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What happens to a person's debts after death?

Generally, when people think about estate planning and administration, it's in relation to how a person's property, money and other assets are divided up and bequeathed to heirs and other beneficiaries. However, what happens to a person's debts when they die? That generally depends on the type of debt, what state the person lived in and whether or not there is a surviving spouse.

Usually, a person's debts are paid from his or her estate during the probate process. Some assets, however, do not have to be tapped to pay outstanding debts because they don't go through probate. These generally include any type of account or insurance policy that has beneficiaries. Retirement and brokerage accounts are two examples.

California is a community property state. That means that if a person is married at the time of death, any debts acquired after marriage are the responsibility of the surviving spouse. That's true even if the debt was only in the deceased person's name.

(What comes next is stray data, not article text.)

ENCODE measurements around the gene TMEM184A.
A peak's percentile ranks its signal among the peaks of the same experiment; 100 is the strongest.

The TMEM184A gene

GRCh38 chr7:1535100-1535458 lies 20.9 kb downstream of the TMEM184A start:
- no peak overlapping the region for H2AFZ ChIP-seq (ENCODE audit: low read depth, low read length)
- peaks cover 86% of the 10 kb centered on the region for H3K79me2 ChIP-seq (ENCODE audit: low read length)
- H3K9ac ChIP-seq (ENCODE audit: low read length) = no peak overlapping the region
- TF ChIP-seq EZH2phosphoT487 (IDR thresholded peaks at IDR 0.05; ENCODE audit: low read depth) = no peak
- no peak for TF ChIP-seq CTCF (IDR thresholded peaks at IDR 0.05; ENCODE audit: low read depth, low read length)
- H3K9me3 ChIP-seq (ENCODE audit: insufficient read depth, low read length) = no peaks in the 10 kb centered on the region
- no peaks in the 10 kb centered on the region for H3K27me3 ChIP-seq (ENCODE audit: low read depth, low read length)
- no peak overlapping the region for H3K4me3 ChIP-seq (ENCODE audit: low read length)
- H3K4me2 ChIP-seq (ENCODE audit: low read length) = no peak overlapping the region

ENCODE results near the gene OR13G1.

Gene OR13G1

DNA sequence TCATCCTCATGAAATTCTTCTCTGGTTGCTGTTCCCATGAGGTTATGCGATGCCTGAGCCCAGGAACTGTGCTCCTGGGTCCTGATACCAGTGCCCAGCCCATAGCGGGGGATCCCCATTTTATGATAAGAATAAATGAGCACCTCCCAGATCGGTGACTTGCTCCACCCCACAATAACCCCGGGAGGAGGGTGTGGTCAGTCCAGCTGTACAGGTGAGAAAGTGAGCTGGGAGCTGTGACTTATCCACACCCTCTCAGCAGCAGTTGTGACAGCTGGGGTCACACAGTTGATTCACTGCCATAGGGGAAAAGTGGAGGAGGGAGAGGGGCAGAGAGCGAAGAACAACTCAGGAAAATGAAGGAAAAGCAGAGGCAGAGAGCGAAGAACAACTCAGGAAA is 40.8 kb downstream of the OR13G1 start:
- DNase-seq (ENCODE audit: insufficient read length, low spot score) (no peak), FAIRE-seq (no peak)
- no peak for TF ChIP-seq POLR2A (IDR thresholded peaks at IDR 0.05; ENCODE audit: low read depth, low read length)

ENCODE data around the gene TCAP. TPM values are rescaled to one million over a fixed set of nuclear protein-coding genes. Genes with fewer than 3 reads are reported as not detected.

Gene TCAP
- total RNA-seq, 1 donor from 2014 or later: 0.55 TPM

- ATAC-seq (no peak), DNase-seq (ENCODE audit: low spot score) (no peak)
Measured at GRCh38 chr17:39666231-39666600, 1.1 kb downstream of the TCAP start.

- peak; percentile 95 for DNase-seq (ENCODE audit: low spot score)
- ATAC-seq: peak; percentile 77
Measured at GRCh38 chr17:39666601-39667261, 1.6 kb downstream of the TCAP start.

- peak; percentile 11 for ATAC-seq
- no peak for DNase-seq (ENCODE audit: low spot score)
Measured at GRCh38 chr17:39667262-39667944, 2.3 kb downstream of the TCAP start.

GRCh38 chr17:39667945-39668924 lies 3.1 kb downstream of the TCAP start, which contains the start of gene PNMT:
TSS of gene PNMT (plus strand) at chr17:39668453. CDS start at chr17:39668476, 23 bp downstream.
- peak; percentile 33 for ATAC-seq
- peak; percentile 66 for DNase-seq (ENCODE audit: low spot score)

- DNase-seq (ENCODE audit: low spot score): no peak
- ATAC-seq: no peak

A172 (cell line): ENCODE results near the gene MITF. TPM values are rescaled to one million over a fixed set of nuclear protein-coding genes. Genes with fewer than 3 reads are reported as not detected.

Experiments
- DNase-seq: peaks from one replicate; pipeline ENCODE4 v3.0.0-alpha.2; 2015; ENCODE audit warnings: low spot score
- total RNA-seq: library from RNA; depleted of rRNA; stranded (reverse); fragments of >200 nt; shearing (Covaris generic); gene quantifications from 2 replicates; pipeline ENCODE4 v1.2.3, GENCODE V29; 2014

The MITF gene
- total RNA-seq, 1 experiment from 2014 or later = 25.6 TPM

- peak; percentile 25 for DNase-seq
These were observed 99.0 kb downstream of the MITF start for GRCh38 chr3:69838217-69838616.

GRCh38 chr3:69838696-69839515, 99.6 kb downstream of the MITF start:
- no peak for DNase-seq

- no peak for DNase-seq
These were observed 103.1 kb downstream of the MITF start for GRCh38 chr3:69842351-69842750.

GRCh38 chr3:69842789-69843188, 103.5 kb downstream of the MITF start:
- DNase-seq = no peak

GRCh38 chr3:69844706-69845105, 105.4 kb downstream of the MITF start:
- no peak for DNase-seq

If you are doing your estate planning, it's important to discuss any outstanding debts with your attorney, particularly if you don't believe you'll have the assets in your estate to cover them.

If you are a surviving spouse or family member administering an estate, you should discuss the handling of any outstanding debts with an estate planning attorney. Unfortunately, some unscrupulous collectors go after surviving family members to try to get money that they may not be legally entitled to collect. Every state's laws are different, so it's essential to seek guidance from an experienced California estate planning attorney.

Source: Forbes, "What Happens To Your Debt After You Die?," Steven Richmond, Next Avenue, accessed July 15, 2016

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